Counting cytoplasms and nuclei within cytoplasms



Hi all,

Please see the picture below of a slide stained with DAB (brown) and Haematoxylin (purple). I need help counting the purple nuclei vs. the brown cytoplasms. The cytoplasms are mixed together so they are difficult to differentiate. Thank you so much.


Hi Sherry,

Taking a look at your particular image, I think you might have some success if you use ColorTogray to split the image up into it’s red, green and blue components (RBG). Some colors are enhanced in a particular channel and you can use just that channel for identifying the features you are interested in.

For example, the brown DAB seems to be prominent in the blue channel, so you can run IdentifyPrimAutomatic on the blue channel to get the DAB (you should invert it first using InvertIntensity, since IdentifyPrim assumes you are looking for light objects on a dark background).

Similarly, the green channel seems to enhance both the brown and purple nuclei. So you can use InvertIntensity on the green channel (to get the bright objects), then use IdentifyPrimAutomatic on the result to get all the nuclei.

Since you want just the purple ones, you can (a) use MeasureObjectIntensity on the nuclei above using the inverted blue channel as your image, then (b) use FilterByObjectMeasurements using the mean intensity (Intensity category, feature number 2) with an appropriate threshold.

The reason this works is that you are taking advantage of the fact that you have identified all the nuclei but in the inverted blue image, only the brown nuclei are bright. FilterByObjectMeasurements allows you set a threshold of maximum brightness that will exclude the brown nuclei, leaving the purple ones.

Hope this helps,


Hi Mark:

Thank you for your reply. I appreciate your advice. The problem is that I need to count the number of cytoplasms that are stained brown with DAB. Counting the # of purple nuclei is easy but counting the # of cytoplasms is more difficult. Feel free to leave any suggestions.



Hi Sherry,

How I answer your question depends on how you count the cytoplasms. Since you’re more familiar with the biology than I, I would need more information on precisely what and how you’re counting.

So for example, the big brown blob in the middle of the sample picture. How many cytoplasm(s) are represented there, and how can you tell (i.e., what visual cues do you look for)? Once I know that, I can better assess whether CellProfiler is up to the challenge :slight_smile:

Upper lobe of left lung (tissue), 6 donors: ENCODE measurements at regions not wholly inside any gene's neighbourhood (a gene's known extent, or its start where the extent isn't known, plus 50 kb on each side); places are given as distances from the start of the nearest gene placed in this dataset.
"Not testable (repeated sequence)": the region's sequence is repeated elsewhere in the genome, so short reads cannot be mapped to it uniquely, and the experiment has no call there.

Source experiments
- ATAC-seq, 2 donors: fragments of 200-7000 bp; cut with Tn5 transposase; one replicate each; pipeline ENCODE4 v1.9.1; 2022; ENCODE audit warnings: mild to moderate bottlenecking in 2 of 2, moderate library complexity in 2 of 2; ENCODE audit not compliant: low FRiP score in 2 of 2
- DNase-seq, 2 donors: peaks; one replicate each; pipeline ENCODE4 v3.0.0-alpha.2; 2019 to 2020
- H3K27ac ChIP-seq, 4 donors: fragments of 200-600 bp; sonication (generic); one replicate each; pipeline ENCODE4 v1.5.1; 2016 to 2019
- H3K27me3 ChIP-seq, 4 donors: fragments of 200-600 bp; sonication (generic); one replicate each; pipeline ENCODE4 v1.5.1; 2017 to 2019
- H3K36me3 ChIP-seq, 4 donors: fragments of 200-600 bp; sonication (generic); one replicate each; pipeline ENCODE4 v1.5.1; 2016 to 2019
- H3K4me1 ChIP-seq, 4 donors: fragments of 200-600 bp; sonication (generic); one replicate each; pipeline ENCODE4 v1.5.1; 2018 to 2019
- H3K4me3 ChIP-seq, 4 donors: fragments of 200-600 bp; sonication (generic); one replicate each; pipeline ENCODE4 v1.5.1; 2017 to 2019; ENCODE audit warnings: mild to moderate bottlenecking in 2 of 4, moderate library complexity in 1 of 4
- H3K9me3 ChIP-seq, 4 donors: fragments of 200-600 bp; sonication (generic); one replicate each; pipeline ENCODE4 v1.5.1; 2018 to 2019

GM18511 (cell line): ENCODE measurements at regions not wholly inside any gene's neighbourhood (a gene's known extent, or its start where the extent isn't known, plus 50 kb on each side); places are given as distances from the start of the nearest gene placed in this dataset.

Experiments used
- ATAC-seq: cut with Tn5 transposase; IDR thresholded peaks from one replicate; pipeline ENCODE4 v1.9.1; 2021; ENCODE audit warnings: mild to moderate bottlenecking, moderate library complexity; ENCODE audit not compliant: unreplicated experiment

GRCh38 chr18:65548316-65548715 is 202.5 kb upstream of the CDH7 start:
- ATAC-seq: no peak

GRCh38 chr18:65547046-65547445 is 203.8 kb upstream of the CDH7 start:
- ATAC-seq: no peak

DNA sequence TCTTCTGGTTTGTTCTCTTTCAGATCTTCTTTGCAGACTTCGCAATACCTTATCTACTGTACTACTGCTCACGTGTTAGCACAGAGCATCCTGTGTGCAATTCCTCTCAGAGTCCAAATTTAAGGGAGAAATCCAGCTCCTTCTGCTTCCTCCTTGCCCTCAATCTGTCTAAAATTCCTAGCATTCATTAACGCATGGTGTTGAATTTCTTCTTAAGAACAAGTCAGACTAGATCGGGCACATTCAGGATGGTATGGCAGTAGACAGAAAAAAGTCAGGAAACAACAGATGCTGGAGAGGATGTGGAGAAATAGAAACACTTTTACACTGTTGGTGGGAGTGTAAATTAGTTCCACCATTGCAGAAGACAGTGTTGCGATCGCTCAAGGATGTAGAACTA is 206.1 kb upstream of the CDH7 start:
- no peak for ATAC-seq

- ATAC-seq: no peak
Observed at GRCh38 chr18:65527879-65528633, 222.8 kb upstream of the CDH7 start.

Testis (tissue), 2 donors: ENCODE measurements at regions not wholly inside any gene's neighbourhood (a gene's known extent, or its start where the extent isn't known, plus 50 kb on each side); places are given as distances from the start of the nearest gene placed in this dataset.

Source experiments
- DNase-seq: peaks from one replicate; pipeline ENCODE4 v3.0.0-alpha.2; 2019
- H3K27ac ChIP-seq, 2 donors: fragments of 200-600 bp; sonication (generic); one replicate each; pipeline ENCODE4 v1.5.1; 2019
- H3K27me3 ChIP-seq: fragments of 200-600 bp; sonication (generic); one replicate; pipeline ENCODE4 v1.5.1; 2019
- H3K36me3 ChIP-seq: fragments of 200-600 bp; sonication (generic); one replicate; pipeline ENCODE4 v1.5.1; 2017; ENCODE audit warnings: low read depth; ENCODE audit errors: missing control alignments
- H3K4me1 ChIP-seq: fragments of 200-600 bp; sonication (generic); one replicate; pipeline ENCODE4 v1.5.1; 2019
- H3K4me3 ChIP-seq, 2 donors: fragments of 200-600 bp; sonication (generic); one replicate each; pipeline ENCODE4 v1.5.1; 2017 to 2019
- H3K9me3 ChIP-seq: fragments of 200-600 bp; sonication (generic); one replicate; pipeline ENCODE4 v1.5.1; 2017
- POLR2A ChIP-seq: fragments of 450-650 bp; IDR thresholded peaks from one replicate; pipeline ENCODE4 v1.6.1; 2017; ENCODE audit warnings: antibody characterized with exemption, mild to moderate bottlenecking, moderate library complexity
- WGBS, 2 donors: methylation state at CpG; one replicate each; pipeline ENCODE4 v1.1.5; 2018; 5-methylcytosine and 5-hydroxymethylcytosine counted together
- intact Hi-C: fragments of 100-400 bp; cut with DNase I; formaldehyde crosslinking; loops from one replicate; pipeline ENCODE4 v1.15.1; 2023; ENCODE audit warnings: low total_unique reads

Hi Mark,

Sorry for not being clear. To tell you the truth, I am having trouble defining the criteria for the cell’s cytoplasm. These cytoplasms extend outward and do NOT have nicely defined shapes. The picture below is an example of one cytoplasm (stained with DAB brown).

All I can define for sure is that the cytoplasms will be DAB brown and they can overlap and neighbor each other.

Thank you,


Hi Sherry,

This is where things can become complicated. The performance of CellProfiler is only as good as the criteria you provide, so if the researcher can’t tell what feature they’re looking for, it’s unlikely CellProfiler will be able to do so either.

However, the result of trying various approaches using CellProfiler can be informative in refining your intuition; it’s kind of a two-way street in that way.

So, thus far, we can get CellProfiler to extract the brown cytoplasms. If they are non-overlapping, then it’s not too hard. For the picture of one cytoplasm you provided, using IdentifyPrimAuto with the default settings will probably attempt to divide it into multiple objects if you tell it to do so based on intensity. You can adjust the amount of smoothing it does prior to segmentation to prevent this (under “Size of smoothing filter”). Or you can tell it that two peaks in intensity within X pixels of each other are indicative of one object and not two (under “Suppress local maxima”). So a trial and error approach on these settings in IdentifyPrimAuto may be helpful.

Or, if you can get IdentifyPrimAuto to identify the approximate center of the cytoplasm (however you define that to be), you can then use IdentifySecondary to use the central region as a “seed point” to extend and fill in the cell boundaries based on the inverted blue image. That’s helpful if you have two (or more) cytoplasms connected to each other and you don’t necessarily know where one stops and the other starts, but you know where the main part of the bodies are; IdentifySecondary will attempt to produce the dividing lines between cytoplasms.

I hope these pointers are helpful in getting you started!


Thanks Mark. I will give it a try.